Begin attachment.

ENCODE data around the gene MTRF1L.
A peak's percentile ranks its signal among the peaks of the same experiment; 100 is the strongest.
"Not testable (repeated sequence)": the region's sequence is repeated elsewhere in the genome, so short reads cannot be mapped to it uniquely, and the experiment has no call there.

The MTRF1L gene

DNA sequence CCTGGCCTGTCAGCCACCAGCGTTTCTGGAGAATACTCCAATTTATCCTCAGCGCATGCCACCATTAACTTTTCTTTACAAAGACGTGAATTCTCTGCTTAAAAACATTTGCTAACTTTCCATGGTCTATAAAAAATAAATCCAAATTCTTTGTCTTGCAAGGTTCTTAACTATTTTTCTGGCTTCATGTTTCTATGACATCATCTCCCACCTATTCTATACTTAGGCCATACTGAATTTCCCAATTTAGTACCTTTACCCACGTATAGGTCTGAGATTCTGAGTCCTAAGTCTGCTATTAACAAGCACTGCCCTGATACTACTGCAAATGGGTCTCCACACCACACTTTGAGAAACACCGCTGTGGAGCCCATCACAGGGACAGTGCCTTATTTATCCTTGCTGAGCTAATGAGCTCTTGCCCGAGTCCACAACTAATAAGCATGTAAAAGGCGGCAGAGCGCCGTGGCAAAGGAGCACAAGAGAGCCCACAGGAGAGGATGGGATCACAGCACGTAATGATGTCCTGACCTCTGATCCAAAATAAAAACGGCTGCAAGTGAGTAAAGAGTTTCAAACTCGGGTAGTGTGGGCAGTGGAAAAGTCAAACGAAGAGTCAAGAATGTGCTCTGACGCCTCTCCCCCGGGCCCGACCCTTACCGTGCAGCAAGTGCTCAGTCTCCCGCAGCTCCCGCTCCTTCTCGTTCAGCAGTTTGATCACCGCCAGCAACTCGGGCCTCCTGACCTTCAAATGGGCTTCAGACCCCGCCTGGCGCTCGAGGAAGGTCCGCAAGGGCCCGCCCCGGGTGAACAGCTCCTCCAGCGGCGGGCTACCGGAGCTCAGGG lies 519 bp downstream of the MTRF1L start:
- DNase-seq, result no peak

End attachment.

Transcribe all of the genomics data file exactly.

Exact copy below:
ENCODE data around the gene MTRF1L.
A peak's percentile ranks its signal among the peaks of the same experiment; 100 is the strongest.
"Not testable (repeated sequence)": the region's sequence is repeated elsewhere in the genome, so short reads cannot be mapped to it uniquely, and the experiment has no call there.

The MTRF1L gene

DNA sequence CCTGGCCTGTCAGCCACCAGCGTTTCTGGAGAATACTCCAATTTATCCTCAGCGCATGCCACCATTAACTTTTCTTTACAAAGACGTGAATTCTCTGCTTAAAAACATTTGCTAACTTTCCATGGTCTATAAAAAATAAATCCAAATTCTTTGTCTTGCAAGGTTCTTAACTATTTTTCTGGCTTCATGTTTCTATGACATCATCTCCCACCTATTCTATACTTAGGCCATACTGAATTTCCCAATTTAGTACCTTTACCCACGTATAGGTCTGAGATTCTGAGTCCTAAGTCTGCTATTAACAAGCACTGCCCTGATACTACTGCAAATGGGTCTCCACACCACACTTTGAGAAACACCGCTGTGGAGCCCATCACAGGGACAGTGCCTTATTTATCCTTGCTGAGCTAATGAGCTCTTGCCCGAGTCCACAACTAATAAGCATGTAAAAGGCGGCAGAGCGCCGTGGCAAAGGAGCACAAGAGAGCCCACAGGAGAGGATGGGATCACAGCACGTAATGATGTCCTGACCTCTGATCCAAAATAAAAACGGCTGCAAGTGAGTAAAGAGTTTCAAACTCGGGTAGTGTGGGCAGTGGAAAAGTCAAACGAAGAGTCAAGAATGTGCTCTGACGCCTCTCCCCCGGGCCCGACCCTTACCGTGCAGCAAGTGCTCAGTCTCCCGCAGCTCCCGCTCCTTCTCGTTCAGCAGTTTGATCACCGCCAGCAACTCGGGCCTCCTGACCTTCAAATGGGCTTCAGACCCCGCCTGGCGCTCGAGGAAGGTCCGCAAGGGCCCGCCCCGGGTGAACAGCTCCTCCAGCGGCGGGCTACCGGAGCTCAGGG lies 519 bp downstream of the MTRF1L start:
- DNase-seq, result no peak